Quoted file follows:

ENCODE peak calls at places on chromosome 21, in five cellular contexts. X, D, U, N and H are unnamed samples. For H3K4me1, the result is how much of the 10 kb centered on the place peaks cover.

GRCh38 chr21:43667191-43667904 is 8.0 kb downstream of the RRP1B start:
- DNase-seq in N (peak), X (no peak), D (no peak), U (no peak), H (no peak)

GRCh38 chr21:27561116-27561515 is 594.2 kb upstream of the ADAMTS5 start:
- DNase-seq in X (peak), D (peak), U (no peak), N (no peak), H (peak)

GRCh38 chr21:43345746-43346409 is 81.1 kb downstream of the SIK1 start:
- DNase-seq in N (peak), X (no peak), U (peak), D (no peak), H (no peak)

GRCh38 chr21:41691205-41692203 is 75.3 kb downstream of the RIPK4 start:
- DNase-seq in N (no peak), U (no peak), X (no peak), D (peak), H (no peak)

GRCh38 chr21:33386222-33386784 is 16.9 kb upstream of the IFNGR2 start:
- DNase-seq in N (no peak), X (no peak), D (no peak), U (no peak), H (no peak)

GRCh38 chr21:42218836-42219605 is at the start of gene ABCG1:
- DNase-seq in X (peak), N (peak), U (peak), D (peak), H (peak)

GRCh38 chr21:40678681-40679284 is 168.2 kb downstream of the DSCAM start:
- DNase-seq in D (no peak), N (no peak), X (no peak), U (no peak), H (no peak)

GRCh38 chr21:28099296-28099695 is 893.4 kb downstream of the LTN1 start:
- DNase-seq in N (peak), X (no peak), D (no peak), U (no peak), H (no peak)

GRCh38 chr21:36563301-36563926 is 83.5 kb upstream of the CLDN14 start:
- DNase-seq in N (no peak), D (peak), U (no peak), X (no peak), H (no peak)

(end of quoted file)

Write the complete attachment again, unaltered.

ENCODE peak calls at places on chromosome 21, in five cellular contexts. X, D, U, N and H are unnamed samples. For H3K4me1, the result is how much of the 10 kb centered on the place peaks cover.

GRCh38 chr21:43667191-43667904 is 8.0 kb downstream of the RRP1B start:
- DNase-seq in N (peak), X (no peak), D (no peak), U (no peak), H (no peak)

GRCh38 chr21:27561116-27561515 is 594.2 kb upstream of the ADAMTS5 start:
- DNase-seq in X (peak), D (peak), U (no peak), N (no peak), H (peak)

GRCh38 chr21:43345746-43346409 is 81.1 kb downstream of the SIK1 start:
- DNase-seq in N (peak), X (no peak), U (peak), D (no peak), H (no peak)

GRCh38 chr21:41691205-41692203 is 75.3 kb downstream of the RIPK4 start:
- DNase-seq in N (no peak), U (no peak), X (no peak), D (peak), H (no peak)

GRCh38 chr21:33386222-33386784 is 16.9 kb upstream of the IFNGR2 start:
- DNase-seq in N (no peak), X (no peak), D (no peak), U (no peak), H (no peak)

GRCh38 chr21:42218836-42219605 is at the start of gene ABCG1:
- DNase-seq in X (peak), N (peak), U (peak), D (peak), H (peak)

GRCh38 chr21:40678681-40679284 is 168.2 kb downstream of the DSCAM start:
- DNase-seq in D (no peak), N (no peak), X (no peak), U (no peak), H (no peak)

GRCh38 chr21:28099296-28099695 is 893.4 kb downstream of the LTN1 start:
- DNase-seq in N (peak), X (no peak), D (no peak), U (no peak), H (no peak)

GRCh38 chr21:36563301-36563926 is 83.5 kb upstream of the CLDN14 start:
- DNase-seq in N (no peak), D (peak), U (no peak), X (no peak), H (no peak)